"Apple has long suspected that servers it ordered from the traditional supply chain were intercepted during shipping, with additional chips and firmware added to them by unknown third parties in order to make them vulnerable to infiltration, according to a person familiar with the matter," the report said. "At one point, Apple even assigned people to take photographs of motherboards and annotate the function of each chip, explaining why it was supposed to be there. Building its own servers with motherboards it designed would be the most surefire way for Apple to prevent unauthorized snooping via extra chips."
Supermicro servers are extremely popular in data centers. Yet no one has noticed anything and no one has found any malicious chips in them. Unless the Chinese secret services also hacked all of the firewalls, someone would have picked up some outgoing packets that are going to Chinese C&C servers. And those would have been scrutinized and chased down. A company I interned at this past summer was scrutinizing every client on their internal network. They would have easily detected a machine that was connecting to an IP outside the subnet, for example.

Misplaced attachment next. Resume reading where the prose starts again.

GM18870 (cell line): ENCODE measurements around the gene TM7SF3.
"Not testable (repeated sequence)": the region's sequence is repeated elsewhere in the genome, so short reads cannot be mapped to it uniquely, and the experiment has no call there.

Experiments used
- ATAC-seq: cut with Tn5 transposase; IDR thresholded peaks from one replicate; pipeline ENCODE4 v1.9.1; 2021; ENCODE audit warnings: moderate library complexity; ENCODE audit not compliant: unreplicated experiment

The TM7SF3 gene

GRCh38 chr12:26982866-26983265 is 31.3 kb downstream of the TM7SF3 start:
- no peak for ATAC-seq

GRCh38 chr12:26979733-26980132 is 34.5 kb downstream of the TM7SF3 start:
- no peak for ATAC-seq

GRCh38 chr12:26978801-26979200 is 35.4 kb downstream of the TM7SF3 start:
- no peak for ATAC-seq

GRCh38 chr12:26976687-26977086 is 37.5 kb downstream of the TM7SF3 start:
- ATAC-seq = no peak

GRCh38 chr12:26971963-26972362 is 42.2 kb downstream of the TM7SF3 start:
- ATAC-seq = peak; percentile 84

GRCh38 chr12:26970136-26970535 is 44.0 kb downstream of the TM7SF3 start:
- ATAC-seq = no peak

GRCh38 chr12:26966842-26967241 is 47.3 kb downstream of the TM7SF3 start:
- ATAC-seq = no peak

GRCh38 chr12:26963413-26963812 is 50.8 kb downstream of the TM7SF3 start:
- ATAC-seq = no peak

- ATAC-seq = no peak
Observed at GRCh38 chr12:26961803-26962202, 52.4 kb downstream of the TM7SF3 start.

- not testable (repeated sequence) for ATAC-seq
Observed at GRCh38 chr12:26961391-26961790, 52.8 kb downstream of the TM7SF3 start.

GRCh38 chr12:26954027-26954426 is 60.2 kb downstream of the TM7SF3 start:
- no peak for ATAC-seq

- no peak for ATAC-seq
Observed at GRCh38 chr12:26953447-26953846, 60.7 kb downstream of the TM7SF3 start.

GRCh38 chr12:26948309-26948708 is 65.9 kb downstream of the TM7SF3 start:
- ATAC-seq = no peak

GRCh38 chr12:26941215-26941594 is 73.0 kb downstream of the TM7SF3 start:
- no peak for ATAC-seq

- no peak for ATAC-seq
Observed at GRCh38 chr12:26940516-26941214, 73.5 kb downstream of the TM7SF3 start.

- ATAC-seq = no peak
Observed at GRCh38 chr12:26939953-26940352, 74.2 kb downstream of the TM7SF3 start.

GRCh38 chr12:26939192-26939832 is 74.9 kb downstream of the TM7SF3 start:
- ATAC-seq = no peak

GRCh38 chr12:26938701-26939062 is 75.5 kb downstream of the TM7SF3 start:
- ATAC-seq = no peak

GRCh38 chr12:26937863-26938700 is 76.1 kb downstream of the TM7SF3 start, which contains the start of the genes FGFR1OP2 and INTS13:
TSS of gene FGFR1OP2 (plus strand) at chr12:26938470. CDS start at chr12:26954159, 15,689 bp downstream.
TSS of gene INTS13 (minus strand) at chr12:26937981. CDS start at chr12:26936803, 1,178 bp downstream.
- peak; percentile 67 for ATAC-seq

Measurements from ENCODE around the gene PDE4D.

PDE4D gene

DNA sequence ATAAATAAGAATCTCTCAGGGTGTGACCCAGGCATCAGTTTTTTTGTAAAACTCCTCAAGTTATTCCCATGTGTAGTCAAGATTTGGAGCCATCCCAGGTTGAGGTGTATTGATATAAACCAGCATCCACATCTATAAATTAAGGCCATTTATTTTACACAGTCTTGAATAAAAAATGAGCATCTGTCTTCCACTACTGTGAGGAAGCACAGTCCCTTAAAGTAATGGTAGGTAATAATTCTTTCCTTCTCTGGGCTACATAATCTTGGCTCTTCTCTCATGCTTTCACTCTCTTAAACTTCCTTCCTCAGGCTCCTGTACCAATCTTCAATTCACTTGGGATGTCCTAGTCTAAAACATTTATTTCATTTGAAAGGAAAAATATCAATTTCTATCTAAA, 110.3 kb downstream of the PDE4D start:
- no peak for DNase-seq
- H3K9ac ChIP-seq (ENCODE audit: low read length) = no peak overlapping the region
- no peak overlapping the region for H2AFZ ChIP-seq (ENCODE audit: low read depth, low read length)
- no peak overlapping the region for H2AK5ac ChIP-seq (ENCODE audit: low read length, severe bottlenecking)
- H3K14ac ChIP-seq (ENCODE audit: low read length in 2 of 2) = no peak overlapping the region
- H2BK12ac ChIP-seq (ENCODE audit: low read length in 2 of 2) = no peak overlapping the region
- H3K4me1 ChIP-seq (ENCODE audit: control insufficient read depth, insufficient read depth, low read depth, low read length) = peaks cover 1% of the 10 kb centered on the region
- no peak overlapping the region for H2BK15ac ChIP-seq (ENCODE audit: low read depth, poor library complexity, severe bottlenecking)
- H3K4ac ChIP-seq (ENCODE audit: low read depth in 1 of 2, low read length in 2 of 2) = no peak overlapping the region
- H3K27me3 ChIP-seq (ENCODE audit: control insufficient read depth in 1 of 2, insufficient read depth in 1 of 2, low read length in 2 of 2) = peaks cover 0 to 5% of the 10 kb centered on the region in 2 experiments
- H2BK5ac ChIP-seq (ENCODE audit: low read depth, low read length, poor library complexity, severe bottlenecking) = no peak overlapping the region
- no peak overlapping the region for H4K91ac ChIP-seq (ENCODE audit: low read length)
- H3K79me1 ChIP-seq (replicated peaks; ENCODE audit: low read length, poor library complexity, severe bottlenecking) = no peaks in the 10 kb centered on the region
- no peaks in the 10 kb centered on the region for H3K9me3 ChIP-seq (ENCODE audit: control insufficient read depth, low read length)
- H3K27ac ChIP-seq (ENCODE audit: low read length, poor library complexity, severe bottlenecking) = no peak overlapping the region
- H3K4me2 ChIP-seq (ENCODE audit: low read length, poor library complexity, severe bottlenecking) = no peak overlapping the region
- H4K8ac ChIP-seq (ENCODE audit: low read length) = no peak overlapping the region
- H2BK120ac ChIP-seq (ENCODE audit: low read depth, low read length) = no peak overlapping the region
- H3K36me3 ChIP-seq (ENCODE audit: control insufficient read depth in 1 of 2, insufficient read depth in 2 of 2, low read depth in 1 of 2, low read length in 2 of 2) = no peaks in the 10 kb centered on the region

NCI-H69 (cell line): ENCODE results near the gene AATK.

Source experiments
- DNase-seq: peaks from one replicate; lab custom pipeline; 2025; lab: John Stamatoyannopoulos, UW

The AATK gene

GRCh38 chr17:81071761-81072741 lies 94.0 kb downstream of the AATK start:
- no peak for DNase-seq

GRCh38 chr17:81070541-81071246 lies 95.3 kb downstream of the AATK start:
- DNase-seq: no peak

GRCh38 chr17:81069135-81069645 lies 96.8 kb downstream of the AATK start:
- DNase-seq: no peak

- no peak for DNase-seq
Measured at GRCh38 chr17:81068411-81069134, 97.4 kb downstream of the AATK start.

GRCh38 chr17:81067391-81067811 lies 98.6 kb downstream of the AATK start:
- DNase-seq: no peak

This whole story is just fishy and every company mentioned in that Bloomberg piece is not only denying it, but strongly denying it ever happened. And Bloomberg reporters have zero evidence... except for some stories from "anonymous sources".
NSM is aware of the issues with Supermicro.
"- We know about this, but can neither deny nor confirm it is correct. We register that this is being denied by the companies", says Monica Strom Arnoy, communication director in NSM to VG.